More explicit still is Max Dean’s Be Me (2002), an installation he created together with Kristan Horton, which enables spectators to unequivocally project themselves into the artist’s interactive portrait. As the session begins, the artist’s voice prompts spectators to appropriate the artist’s identity and to say something. As soon as the spectator accepts the involvement, the artificial figure imitates his expressions and pronunciation. A camcorder and microphone capture the spectator’s facial expressions and speech and transpose them to the digital model to produce a real-time animation that approximates his or her behaviour. If spectators’ gestures are too sudden or erratic, the response becomes unstable, and the face distorted and strangely grimaced. Control of the virtual face, then, correlates to the spectator’s control over his or her own behaviour. A mere gesture lies between the congruous and the monstrous. Once again, the spectator seems to be at the heart of the situation, the interactive portrait simply offering a pretext or an intermediary favouring an intriguing encounter with oneself. Dean thus highlights concerns accompanying the definition of personal, if not human identity. In the case of Be Me, the mirror effect occurs through an extended sequence of procedures involving audiovisual pick-up, artificial intelligence, form recognition, and digital modelization and animation. Yet the self-relationship is rendered not merely by the array of dovetailed technologies, but especially by the mask of an image borrowed from the artist’s foreign identity. Is the spectator striving simply to be another, or to be the indispensable soul animating a polymorphic machine? To what extent can one recognize oneself in the process? The artist’s self-portrait is only a pretext. Spectators learn nothing of his identity or personality. Rather, with a hint of dark humour, the digital visage embodies the awkwardness of automated identification by the humanoid machine.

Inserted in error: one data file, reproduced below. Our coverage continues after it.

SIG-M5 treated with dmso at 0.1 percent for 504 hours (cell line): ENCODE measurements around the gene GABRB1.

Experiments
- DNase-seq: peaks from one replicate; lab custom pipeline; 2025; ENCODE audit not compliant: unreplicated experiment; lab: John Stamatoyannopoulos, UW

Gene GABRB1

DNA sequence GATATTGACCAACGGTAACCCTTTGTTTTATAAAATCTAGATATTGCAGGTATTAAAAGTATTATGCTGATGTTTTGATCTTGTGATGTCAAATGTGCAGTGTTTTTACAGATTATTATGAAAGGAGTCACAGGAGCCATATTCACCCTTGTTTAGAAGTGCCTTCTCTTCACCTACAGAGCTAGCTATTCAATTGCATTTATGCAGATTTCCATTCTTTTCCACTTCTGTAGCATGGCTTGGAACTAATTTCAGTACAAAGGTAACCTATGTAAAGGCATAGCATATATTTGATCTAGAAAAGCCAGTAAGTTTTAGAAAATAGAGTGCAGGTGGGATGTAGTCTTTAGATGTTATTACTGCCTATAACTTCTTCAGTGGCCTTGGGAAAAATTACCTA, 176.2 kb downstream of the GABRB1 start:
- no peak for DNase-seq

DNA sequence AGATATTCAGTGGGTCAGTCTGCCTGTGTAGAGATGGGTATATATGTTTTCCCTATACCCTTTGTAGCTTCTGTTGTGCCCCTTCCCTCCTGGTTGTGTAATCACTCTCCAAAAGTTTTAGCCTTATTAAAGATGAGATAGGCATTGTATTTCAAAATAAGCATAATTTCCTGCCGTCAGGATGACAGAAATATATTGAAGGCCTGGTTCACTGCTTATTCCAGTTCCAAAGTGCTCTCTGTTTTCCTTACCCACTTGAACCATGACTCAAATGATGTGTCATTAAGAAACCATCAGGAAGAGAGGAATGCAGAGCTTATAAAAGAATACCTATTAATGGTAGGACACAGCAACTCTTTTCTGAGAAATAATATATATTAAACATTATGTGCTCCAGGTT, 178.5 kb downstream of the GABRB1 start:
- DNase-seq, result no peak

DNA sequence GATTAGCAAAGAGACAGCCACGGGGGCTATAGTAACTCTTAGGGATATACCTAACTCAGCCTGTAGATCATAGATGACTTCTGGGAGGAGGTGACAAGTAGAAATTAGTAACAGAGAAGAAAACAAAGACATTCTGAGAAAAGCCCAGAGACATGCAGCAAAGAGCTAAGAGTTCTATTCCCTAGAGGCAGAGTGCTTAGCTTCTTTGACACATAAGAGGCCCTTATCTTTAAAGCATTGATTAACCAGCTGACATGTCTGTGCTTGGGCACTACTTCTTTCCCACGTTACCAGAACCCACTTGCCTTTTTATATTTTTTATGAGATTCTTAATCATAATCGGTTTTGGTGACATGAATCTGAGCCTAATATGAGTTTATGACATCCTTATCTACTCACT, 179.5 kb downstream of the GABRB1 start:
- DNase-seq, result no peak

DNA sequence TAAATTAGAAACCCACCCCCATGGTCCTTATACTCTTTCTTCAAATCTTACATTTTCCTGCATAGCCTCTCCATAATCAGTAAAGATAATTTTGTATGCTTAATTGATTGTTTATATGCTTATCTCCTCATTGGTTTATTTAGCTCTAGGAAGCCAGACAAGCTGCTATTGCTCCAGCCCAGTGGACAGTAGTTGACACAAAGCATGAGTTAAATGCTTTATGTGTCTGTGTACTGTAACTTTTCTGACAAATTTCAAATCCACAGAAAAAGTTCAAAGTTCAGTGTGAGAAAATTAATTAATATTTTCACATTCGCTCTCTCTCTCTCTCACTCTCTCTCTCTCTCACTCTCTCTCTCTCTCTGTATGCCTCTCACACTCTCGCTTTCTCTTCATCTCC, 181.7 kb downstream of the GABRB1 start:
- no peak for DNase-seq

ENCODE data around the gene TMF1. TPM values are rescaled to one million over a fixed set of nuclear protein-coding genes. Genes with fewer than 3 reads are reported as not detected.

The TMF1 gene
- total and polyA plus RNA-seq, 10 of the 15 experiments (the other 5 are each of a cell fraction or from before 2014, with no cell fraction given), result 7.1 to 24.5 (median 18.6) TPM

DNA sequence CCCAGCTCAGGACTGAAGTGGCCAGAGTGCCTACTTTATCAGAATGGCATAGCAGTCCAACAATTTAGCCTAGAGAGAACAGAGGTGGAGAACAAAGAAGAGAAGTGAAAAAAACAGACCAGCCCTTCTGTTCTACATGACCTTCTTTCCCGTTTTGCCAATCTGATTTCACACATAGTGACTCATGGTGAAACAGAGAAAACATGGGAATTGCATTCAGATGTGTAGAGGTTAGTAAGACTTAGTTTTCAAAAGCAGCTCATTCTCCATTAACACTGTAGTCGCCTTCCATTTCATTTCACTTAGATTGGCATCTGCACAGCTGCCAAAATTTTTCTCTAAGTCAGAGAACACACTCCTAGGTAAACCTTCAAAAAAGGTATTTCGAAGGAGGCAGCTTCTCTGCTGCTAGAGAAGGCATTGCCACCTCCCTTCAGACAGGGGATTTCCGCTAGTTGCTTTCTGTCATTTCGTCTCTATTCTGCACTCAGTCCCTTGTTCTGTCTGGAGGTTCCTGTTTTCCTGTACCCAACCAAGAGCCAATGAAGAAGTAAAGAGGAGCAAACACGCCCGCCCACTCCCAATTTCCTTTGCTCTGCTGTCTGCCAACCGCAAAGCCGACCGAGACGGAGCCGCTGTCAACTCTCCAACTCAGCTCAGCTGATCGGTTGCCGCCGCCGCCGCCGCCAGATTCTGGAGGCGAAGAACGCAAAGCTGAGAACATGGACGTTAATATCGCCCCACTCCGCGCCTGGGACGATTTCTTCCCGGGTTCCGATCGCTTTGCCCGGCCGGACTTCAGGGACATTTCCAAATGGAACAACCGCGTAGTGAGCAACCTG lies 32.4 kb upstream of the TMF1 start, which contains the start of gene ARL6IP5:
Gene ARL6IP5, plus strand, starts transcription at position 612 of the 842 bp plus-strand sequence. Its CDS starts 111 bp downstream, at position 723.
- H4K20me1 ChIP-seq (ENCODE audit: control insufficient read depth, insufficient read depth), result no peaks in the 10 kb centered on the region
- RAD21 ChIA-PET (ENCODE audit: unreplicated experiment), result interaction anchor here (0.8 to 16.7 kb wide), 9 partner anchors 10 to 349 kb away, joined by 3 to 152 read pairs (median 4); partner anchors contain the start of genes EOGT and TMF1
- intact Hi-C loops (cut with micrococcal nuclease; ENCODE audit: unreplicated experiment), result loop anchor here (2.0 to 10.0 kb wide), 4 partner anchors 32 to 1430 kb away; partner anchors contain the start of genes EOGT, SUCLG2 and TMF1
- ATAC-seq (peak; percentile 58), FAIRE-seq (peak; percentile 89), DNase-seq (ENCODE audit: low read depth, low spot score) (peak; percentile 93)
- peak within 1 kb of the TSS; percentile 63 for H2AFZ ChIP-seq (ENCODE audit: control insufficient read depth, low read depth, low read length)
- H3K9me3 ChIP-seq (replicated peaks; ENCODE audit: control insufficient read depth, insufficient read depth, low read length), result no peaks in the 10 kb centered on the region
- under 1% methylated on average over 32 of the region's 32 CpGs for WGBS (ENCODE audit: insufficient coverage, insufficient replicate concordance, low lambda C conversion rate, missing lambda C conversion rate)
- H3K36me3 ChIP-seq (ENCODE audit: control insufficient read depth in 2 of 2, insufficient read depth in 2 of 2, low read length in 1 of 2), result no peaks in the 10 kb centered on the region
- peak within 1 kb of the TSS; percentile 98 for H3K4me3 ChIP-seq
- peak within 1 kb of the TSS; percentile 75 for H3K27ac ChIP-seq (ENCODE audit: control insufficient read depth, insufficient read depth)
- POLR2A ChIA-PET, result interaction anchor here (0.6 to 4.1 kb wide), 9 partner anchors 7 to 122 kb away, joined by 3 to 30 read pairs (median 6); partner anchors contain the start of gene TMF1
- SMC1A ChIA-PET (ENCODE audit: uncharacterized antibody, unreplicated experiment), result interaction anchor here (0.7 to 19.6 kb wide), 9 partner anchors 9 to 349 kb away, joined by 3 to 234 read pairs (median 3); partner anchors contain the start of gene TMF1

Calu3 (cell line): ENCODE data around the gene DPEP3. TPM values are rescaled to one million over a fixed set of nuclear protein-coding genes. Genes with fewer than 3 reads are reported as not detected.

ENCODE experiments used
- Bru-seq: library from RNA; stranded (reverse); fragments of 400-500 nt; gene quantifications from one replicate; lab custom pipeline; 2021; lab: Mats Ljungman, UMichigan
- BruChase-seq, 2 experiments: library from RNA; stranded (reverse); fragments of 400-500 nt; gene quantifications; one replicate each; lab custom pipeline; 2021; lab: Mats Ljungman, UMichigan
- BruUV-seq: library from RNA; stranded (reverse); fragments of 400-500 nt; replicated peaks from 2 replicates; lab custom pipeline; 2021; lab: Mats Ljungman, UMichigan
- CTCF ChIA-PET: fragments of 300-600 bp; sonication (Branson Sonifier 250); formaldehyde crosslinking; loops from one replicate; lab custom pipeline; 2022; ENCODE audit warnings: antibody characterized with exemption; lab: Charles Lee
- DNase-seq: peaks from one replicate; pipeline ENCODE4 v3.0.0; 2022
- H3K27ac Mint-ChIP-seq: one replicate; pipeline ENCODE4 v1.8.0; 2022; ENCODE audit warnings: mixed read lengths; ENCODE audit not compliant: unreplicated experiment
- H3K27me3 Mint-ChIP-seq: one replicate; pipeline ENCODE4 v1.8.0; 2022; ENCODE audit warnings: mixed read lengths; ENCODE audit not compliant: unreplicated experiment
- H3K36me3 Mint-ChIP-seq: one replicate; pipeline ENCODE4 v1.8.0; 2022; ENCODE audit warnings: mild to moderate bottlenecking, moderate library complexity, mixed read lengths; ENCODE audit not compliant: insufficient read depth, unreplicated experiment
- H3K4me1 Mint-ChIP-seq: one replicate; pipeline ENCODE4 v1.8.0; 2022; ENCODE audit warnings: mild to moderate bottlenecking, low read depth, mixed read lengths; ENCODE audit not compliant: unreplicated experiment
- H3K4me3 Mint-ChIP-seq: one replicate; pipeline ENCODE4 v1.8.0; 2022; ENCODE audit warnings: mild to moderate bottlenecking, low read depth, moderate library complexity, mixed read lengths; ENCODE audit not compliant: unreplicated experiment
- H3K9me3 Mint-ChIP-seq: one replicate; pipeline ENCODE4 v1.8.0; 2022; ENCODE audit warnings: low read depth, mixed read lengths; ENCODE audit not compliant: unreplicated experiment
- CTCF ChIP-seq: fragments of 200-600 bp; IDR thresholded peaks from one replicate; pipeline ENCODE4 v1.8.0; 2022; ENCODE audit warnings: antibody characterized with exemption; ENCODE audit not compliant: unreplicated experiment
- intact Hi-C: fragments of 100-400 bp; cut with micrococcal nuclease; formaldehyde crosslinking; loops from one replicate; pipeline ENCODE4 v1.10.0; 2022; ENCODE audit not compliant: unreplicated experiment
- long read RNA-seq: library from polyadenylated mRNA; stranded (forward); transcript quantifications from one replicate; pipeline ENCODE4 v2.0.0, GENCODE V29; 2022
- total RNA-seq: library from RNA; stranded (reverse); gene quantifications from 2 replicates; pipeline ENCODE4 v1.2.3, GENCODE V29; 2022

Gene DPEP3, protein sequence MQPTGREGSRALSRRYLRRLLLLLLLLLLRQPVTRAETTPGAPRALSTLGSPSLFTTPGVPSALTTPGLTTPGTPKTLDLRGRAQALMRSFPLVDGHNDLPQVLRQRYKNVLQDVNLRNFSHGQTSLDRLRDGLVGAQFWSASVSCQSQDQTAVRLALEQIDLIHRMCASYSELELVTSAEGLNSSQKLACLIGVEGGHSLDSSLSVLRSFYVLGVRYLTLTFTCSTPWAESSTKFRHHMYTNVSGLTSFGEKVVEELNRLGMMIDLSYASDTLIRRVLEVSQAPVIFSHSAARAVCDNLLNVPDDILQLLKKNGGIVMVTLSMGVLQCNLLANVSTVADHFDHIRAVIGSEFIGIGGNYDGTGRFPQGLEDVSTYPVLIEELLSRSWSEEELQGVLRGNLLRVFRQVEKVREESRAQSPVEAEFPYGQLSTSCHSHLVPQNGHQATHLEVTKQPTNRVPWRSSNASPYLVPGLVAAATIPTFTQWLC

While critic Rosalind Krauss connected the aesthetics of video art with Narcissus, (5) artist David Rokeby places interactive arts in the purview of the Echo myth. (6) Rather than set spectators plainly before their own image, interactive arts give them back an echo of their actions. By causing a gradual discrepancy between form and sound, the echo, Rokeby says, better represents the interactive relationship between person and machine. A certain distortion would necessarily occur between human behavioural contributions and what the machines return. Contrary to what happens with closed circuit video installations, the spectator’s profile and movements are generally transposed to conditions very different to his or her physical situation. As in the case of Graham’s and Campus’ video installations of the 1970s, interactive works are first and foremost “distorting mirrors,” where spectators test out contorted relationships with themselves. The interactive work is then potentially defined by the outcome of an encounter with situations composed by the artist. (7)